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November 9, 2017

Cape Neddick nonprofit pursues $3.5M expansion

Courtesy / Center for Wildlife
Courtesy / Center for Wildlife
An architect's rendering shows the planned 16,000-square-foot facility for the Center for Wildlife in Cape Neddick, which is expected to break ground in spring 2018.

About the Center for Wildlife

The Center for Wildlife in Cape Neddick, which was started in 1986 by a York veterinarian, provides environmental education outreach programs bringing live animal ambassadors to schools, libraries, state parks, senior centers, professional conferences and more. It offers internship and apprenticeship programs, and has an active volunteer base. And it collaborates with regional universities and the Department of Inland Fisheries & Wildlife to prepare for and address natural disasters and zoonotic diseases. The center's Wildlife Assistance Hotline fields over 12,000 calls each year.

Operating in 2016 on a budget of $388,000, most of the money comes from donations, with about $50,000 per year from grants and 10% from nominal fees charged for education programs.

A planned 16,000-square-foot facility for the Center for Wildlife in Cape Neddick is in the design stage, with groundbreaking targeted for spring 2018 and completion by spring/summer 2019.

The center has raised $1 million of the $3.5 million needed to pay for the planned facility, which will house treatment areas, a visitor center with improved educational areas and revenue-generating space.

It will be far larger than the center's current facility.

"While it has functioned as such for the past 20 years, the current house was never designed to be a medical clinic," said Emma Balina, the center's development director.

The center's staff and volunteers provide medical care, sanctuary and humane treatment for nearly 2,000 sick, injured and orphaned wildlife per year, until they can be released back into the wild.

Eric Cimon, director of marketing for the project's contractor, Jewett Construction Co. of Raymond, N.H., described the current facility as inadequate in every way.

"It's inefficient, it's expensive to maintain and it's preventing them from being able to meet the demands for wildlife care and for education," he said.

Capital campaign in the works

Courtesy / Center for Wildlife
Courtesy / Center for Wildlife
A rendering showing what the interior of the new 16,000-square-foot facility for the Center for Wildlife in Cape Neddick will look like when it's completed.

Through a capital campaign, the center aims to raise another $2.5 million.

"It's definitely no easy undertaking, but we've been really grateful and optimistic based on the response of people to date," said Balina. "We are going to work with local subcontractors and trades to minimize the financial burden on CFW through donations of time and material. And that's something we're actively seeking. We're relying on in-kind support."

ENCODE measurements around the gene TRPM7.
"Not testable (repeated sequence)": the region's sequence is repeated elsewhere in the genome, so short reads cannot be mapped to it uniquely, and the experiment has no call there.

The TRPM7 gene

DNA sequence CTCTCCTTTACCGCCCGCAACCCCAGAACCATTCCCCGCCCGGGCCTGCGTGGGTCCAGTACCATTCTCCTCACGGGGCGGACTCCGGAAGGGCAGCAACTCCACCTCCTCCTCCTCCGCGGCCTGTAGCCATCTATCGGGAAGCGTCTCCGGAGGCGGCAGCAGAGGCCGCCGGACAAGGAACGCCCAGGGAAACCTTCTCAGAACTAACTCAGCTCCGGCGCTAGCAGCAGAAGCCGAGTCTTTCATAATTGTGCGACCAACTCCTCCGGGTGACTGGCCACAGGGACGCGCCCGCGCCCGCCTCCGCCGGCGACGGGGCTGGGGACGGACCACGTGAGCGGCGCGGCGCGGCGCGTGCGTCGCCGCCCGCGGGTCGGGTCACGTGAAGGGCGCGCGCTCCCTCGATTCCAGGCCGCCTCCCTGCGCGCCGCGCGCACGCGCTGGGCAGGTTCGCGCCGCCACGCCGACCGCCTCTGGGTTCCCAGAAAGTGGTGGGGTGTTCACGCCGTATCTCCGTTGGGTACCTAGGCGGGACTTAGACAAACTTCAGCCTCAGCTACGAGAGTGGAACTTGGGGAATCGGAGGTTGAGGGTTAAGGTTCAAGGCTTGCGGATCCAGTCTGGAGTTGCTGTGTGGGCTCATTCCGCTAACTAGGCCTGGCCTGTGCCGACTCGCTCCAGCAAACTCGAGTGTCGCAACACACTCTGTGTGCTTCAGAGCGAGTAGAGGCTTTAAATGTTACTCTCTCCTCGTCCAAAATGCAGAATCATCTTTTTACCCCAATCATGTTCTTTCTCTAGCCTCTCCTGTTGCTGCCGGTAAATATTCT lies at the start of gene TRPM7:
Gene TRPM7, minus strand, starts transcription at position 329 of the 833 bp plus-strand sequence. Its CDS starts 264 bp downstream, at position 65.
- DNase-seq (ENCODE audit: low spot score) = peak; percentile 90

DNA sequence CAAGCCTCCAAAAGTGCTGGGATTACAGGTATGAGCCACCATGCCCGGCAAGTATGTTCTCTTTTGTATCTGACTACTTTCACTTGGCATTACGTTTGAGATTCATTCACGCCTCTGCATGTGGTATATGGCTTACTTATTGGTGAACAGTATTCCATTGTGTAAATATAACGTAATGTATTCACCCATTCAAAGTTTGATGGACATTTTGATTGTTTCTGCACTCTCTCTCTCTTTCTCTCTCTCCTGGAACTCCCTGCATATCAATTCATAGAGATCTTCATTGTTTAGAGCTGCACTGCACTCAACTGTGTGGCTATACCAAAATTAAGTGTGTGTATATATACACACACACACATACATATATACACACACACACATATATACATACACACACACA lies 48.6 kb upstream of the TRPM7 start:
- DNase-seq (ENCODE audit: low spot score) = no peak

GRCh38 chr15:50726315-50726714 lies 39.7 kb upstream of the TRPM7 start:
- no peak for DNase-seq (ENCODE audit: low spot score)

Balina said that Jewett, as well as McHenry Architecture and Ambit Engineering, both based in Portsmouth, N.H., are offering discounts on their fees and connecting with their own networks to find in-kind goods and services. Dan Ray, Jewett's manager of integrated design, said the budget will be helped by the use of reclaimed materials and native wood.

"We are going to work with local subcontractors and trades to minimize the financial burden on CFW through donations of time and materials," Cimon wrote by email. "This promises to be a really special project and I am committed to making sure that the capital campaign gathers momentum and that more and more people are aware of the amazing work that this organization does. We really need Maine businesses and partners to come together on this project."

Jewett has built a number of projects in Maine, like a Darling auto dealership in Augusta, a boat storage facility in Augusta, and a Subaru dealership in Ellsworth.

"Many of our employees live in Maine, and we have a Maine-based based sales person," said Cimon, who added, "The border between Maine and New Hampshire is a funny thing. And for this project especially, there are no borders, because it's a regional center."

Room to grow

In addition to seven professional staffers, the center also has 80 volunteers, 30 college interns and four apprentices/fellows.

"Physical space is our only limitation to growth," Balina said. "Demand for our services has increased significantly, especially in the last five years. We just can't meet the demand anymore. So everything is hinging on this new facility. We turn away $25,000 to $30,000 per year because we don't have indoor educational space, so we can't do classes in the winter."

The center is located on 13 acres leased from the York Water District. In 2016, the center purchased 8.5 of those acres, after holding a fundraising campaign. The current facility, which will be demolished, has a single exam room. The new building will have a triage room, an exam room, an X-ray room (the center had to turn down a $38,000 X-ray machine a couple of years ago because they didn't have the space), a necropsy room, an infant nursery for baby animals, a juvenile nursery, and a wet room. The expanded medical clinics are expected to more effectively treat animals and also to provide training opportunities. It will also have a nature discovery center, an auditorium that can seat 120 people for indoor programs, classroom space, a conference room.

"It will really just open up a lot of doors for us," said Balina.

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